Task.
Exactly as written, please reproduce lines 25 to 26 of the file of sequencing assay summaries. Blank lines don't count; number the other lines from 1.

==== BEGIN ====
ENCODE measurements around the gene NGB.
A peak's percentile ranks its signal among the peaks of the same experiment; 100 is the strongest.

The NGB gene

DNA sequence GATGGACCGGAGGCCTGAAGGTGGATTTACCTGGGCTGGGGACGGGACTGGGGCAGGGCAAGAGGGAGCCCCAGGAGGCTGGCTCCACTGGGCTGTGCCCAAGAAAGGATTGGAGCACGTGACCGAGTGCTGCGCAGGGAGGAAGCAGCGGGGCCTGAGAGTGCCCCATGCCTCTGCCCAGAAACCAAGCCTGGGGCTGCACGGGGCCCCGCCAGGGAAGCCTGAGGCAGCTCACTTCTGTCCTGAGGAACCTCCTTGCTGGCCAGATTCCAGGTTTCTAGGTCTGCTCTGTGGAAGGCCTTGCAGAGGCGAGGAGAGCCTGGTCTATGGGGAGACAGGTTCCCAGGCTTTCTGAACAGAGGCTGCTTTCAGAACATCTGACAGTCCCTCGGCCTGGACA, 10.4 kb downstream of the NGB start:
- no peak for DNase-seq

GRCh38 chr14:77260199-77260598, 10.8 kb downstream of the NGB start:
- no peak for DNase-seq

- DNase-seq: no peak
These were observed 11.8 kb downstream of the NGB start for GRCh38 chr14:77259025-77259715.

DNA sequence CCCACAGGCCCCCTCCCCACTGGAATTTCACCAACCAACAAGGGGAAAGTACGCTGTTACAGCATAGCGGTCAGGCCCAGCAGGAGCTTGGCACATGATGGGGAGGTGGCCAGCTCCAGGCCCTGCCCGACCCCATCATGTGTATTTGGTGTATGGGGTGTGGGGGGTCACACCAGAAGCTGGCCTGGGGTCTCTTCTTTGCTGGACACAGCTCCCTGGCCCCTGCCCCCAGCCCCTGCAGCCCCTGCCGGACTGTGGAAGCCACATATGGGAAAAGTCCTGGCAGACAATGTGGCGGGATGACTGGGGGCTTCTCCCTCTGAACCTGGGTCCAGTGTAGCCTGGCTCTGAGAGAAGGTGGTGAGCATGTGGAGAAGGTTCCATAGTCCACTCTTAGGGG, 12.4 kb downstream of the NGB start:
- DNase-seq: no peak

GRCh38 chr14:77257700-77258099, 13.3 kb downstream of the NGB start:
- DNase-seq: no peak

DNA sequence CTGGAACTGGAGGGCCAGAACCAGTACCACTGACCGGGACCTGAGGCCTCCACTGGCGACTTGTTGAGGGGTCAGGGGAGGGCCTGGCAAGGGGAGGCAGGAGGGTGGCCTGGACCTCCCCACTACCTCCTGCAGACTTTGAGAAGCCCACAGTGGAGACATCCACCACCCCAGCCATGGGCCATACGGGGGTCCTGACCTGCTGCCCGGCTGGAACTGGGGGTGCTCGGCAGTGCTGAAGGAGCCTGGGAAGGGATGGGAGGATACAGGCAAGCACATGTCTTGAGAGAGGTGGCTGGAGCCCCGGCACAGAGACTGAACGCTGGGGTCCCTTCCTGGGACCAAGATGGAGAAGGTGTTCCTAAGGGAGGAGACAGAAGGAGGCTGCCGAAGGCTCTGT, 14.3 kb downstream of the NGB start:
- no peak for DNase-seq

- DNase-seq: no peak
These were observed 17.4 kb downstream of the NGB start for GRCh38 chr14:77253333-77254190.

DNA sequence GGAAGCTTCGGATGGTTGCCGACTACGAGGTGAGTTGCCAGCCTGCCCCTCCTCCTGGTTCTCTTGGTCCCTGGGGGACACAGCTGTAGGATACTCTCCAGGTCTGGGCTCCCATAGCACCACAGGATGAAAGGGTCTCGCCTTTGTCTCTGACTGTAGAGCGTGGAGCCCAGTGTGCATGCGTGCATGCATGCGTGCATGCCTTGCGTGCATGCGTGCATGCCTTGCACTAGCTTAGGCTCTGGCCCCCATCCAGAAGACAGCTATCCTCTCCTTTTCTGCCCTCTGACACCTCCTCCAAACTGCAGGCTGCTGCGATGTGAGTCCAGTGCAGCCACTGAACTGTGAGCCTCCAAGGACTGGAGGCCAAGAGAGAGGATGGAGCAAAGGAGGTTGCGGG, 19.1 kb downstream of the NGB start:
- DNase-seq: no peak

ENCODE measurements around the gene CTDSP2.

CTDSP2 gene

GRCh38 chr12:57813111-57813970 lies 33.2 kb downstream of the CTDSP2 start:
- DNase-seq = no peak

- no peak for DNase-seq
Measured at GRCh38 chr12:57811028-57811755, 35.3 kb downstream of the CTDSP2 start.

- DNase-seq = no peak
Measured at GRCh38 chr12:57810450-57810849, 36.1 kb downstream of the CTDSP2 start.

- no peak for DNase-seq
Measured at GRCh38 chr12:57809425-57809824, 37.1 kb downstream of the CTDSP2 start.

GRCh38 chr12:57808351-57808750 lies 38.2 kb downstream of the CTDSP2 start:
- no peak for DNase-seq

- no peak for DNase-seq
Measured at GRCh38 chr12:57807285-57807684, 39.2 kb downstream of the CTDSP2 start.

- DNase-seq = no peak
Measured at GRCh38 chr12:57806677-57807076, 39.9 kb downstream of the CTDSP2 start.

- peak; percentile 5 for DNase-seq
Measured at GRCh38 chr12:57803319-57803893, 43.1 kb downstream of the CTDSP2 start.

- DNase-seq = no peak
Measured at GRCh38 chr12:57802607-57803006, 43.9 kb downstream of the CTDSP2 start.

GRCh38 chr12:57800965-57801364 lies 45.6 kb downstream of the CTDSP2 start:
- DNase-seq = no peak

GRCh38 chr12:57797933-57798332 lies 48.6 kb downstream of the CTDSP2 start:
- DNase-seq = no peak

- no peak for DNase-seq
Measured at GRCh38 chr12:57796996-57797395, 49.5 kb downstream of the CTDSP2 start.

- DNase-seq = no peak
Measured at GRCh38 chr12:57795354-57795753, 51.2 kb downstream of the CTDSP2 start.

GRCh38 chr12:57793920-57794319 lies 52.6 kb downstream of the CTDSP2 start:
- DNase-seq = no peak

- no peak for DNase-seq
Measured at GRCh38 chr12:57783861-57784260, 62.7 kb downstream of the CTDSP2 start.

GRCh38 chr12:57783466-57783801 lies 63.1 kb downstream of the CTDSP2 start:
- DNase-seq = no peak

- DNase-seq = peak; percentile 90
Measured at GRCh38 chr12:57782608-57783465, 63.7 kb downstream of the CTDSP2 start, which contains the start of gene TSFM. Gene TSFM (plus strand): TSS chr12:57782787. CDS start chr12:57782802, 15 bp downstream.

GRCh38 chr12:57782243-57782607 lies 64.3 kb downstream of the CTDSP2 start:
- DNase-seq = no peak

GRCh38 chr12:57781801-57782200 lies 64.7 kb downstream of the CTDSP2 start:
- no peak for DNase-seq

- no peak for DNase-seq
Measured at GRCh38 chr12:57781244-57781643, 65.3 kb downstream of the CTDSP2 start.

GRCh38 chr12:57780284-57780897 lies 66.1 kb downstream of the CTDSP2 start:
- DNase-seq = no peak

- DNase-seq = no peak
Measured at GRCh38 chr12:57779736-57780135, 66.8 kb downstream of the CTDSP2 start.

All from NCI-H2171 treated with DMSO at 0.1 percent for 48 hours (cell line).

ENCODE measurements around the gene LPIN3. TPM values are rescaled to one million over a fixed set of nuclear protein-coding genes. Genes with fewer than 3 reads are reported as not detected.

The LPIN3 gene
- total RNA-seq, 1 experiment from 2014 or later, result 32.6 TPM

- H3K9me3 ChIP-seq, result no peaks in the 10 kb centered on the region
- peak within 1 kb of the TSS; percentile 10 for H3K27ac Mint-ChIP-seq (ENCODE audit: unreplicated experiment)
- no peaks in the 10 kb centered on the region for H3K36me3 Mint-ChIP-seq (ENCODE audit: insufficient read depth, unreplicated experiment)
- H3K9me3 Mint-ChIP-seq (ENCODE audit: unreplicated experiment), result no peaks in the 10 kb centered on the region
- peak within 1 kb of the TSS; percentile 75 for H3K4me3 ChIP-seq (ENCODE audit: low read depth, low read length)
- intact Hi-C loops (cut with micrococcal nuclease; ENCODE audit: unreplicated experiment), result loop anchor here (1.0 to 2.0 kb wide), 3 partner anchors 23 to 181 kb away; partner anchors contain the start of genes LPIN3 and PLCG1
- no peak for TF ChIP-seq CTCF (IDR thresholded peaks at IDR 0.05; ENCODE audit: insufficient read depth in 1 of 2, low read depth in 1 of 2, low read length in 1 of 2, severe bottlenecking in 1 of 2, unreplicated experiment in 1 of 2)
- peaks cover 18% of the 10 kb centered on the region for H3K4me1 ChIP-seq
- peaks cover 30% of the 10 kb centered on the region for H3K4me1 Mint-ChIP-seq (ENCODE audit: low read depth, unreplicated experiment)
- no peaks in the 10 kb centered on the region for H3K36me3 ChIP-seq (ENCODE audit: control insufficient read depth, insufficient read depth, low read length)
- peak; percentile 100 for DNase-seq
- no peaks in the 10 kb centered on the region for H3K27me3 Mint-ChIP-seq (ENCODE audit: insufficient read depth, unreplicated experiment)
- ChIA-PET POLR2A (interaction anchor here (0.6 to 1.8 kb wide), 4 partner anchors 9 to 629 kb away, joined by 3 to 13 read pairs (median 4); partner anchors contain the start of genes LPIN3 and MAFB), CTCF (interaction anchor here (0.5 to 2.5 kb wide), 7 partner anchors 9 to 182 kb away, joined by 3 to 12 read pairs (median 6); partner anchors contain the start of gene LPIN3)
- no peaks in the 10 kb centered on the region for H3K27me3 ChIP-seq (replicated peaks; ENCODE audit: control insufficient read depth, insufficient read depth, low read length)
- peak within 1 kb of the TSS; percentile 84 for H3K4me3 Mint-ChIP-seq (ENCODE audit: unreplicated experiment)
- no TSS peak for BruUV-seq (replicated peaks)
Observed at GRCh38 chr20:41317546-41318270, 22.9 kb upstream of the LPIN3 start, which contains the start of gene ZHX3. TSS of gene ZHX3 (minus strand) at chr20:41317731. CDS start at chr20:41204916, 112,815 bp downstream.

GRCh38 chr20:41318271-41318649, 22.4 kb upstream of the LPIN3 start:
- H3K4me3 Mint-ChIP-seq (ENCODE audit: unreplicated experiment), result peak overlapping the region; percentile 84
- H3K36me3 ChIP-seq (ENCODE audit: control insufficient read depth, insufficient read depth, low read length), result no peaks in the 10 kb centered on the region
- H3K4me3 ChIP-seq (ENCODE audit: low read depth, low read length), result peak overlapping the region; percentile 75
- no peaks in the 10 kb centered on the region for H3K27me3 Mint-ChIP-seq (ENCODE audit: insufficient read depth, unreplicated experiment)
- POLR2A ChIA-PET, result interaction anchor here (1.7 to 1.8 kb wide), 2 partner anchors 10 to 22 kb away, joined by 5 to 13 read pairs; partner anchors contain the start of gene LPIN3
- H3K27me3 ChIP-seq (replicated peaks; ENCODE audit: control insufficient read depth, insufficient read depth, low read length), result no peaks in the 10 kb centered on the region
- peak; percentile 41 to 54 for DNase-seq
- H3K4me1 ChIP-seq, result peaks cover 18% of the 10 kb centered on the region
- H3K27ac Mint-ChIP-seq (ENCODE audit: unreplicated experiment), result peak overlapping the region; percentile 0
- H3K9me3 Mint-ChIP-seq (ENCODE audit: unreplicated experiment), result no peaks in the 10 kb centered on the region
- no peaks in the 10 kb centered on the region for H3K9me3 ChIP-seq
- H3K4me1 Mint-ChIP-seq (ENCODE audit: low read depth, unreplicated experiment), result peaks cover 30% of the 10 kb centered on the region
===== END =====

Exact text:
Measured at GRCh38 chr12:57811028-57811755, 35.3 kb downstream of the CTDSP2 start.

- DNase-seq = no peak